Between pool parties and trips to the beach, you may have noticed that back-to-school commercials have started popping up on TV and online. In a few short weeks, students will be heading back to school and families are getting ready! Students who are starting their junior or senior year have a lot of planning ahead of them, including students with disabilities. Time to start thinking about college, work, and mapping out the future!
For students with disabilities, transition services may be a part of the individualized education program (IEP) and can start before the age of 16. Students, parents, and the education team will develop a transition plan which can include college, vocational training and employment, and supports for independent living and community participation. If you’re just starting the IEP and transition planning journey, check out this excellent article on the Transition to Adulthood at the Center for Parent Information and Resources (originally from NICHCY) and Disability.gov’s Guide to Student Transition Planning.
The NIDILRR community has developed excellent resources for students and their families to tap into as they chart their path to success:
- The Rehabilitation Research and Training Center on Learning and Working During the Transition to Adulthood (Transitions RTC) focuses on improving supports for youth 14-30 with serious mental health concerns as they complete their schooling and move into the workplace.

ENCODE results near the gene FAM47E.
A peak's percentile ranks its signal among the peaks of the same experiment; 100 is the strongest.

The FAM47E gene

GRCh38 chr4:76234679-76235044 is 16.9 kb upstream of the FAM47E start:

- Check out their extensive collection of tip sheets and briefs. Topics include when and whether to disclose your disability, applying for and keeping a job, peer mentoring, and much more.
- The RTC on Pathways to Positive Futures also focuses on transition-age youth with mental health concerns. Start with What Do You Want to Be When You Grow Up? (PDF)
- Sign up for their upcoming webinar on Family Support for Transition Age Youth (9/29).
- The National Research and Training Center on Blindness and Low Vision created a Transition Activity Calendar for Students Who Are Blind or Visually Impaired.
- Think College: College Options for People with Intellectual Disabilities offers a database of colleges that support students with intellectual disabilities, stories from students, and resources by state.
- Headed off to college? The Research and Training Center on Community Inclusion of Individuals with Psychiatric Disabilities (TU Collaborative) has Your College Community: How People with Psychiatric Disabilities Can Make the Most of Their College Experience (PDF), a resource manual detailing opportunities for support, social engagement, personal growth, wellness, and entertainment for students on campus.
These are just a few examples of the resources available from the NIDILRR community. Want more?
- There are more than 20 NIDILRR-funded projects currently focusing on transition issues for youth and young adults with disabilities.
- Our collection includes more than 500 articles, books, and reports from the NIDILRR community on issues related to transition.
- More than 260 publications are available to download free in full text.
- Dive deeper into REHABDATA for more on the topic from the NIDILRR community and elsewhere:
Are you or your child heading into junior or senior year? Are you an educator or administrator who works with students with disabilities? Please let us know how we can help you and your student plan for the future!